Orbital velocity of a circular planet is a R , where a is the centripetal acceleration, and R is radius of the planet. With v_1 as the tangential velocity of the rotating planet at the equator. On the non rotating body, suppose that the orbital velocity is v_0 , and, for an object launched on the rotating body's "equator", that the orbital velocity will be in the form of v_1 + v_2 (the body and the object both going counterclockwise). Now, I half-hypothesized v_0=v_1+v_2=sqrt(aR) and v_2 =sqrt(a′R) where a ′ is the "true" rotating body's acceleration, able to be calculated from the rotating frame of reference as a′=a−(v_1^2)/R

Brenton Dixon 2022-07-22 Answered
Orbital velocity of a circular planet is a R , where a is the centripetal acceleration, and R is radius of the planet. With v 1 as the tangential velocity of the rotating planet at the equator.
On the non rotating body, suppose that the orbital velocity is v 0 , and, for an object launched on the rotating body's "equator", that the orbital velocity will be in the form of v 1 + v 2 (the body and the object both going counterclockwise). Now, I half-hypothesized v 0 = v 1 + v 2 = a R and v 2 = a R where a is the "true" rotating body's acceleration, able to be calculated from the rotating frame of reference as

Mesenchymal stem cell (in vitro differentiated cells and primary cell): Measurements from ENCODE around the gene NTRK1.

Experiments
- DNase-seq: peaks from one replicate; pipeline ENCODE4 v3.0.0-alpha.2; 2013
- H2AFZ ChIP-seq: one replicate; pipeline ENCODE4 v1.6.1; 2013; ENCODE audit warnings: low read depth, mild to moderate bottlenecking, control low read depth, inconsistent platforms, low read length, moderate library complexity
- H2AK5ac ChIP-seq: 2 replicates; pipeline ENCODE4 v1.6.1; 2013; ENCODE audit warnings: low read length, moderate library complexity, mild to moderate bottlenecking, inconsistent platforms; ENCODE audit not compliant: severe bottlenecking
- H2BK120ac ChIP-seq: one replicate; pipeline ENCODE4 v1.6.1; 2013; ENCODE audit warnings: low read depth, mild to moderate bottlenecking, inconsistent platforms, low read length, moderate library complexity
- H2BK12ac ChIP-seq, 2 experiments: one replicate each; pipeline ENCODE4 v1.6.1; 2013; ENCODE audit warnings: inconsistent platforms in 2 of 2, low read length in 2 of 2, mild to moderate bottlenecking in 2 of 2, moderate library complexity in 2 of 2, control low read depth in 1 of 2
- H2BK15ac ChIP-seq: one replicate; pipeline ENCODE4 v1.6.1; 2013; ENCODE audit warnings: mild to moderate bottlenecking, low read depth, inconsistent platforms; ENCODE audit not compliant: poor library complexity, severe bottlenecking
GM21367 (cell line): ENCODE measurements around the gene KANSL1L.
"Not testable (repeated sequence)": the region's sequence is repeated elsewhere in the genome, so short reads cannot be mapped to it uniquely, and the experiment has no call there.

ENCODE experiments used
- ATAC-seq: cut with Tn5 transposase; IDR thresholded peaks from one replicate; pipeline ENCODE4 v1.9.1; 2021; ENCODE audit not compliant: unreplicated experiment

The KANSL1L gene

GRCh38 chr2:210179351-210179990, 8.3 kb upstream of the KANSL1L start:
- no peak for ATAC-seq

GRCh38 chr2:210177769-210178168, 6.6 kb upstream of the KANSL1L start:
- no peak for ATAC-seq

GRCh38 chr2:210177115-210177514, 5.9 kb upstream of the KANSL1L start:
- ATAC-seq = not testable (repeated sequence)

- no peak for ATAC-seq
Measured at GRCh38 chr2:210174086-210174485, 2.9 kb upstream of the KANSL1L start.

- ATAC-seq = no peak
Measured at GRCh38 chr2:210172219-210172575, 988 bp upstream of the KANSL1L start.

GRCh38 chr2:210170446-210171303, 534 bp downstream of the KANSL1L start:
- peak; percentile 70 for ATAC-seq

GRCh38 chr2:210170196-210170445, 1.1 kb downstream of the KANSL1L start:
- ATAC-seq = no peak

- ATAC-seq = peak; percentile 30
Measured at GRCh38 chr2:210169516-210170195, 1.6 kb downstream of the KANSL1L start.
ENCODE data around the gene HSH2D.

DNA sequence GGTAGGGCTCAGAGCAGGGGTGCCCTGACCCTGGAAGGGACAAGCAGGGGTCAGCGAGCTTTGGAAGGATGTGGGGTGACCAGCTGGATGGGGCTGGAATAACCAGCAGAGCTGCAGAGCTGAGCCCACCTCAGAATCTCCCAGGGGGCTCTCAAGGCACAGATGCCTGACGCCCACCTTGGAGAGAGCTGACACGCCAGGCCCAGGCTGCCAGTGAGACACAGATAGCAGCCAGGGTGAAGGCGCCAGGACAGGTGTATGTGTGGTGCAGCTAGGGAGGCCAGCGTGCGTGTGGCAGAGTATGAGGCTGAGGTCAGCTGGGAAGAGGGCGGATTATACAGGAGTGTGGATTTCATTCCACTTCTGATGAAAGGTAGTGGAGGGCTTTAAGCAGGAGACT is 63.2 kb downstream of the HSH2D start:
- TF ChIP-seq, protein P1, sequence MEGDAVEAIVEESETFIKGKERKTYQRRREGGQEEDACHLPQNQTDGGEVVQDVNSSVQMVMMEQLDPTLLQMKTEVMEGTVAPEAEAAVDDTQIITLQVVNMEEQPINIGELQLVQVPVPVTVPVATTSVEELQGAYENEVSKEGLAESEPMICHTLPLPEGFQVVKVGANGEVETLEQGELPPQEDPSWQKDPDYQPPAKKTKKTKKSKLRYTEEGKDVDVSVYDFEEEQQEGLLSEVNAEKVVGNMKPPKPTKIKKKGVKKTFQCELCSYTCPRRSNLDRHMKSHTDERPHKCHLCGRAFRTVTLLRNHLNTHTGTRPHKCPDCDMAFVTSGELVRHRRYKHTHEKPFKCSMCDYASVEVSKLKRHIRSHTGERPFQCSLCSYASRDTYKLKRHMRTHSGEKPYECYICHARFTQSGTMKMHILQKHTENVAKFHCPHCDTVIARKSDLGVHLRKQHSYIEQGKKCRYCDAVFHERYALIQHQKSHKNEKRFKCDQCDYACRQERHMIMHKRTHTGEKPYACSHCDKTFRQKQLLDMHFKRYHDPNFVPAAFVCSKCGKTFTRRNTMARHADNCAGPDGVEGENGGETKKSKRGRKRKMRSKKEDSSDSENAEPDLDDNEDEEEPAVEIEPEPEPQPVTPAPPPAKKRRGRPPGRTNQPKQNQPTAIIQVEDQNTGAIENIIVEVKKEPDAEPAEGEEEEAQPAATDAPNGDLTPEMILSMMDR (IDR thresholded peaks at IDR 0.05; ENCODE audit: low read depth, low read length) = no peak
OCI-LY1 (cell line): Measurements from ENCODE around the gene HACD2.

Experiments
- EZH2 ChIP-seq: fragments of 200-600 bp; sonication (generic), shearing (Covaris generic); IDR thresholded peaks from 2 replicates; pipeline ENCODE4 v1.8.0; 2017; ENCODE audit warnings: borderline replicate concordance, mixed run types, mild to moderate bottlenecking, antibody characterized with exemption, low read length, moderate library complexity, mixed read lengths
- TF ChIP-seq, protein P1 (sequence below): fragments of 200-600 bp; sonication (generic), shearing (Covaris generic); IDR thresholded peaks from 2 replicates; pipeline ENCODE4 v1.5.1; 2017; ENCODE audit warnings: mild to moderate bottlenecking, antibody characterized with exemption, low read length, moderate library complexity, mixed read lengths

a = a v 1 2 R
The logic was that from rotating body's reference frame, the object would be traveling at v 2 , less than v 0 because of the centrifugal force, so v 2 has to be the orbital velocity if the gravity was "weakened" by centrifugal force.
Tried to solve for a and comparing it to the value, got from rotating frame of reference, ending up with
a = a ( v 1 ( v 0 + v 2 ) R )
Something's not right, and if I had to choose, I would guess the v 0 = v 1 + v 2 , that acceleration is not the same on those two planets, but I don't know how it would change, or why.
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Answers (1)

edgarovhg
Answered 2022-07-23 Author has 12 answers
You had some problems of frames of reference when making your hypothesis. Say that the non rotating planet is A and the other is B. The orbit velocity is v. So an object orbiting A have a velocity with respect to the center of A and to the surface is the same, and is v 0 = v. For B, say the object's velocity with respect to B's surface is v 1 , and B's surface with respect to B's center(the velocity of B's rotation at its equator), v 2 . Then the object's velocity with respect to B's center is v 1 + v 2 .
And since A and B are otherwise identical, v 0 = v 1 + v 2 = v.
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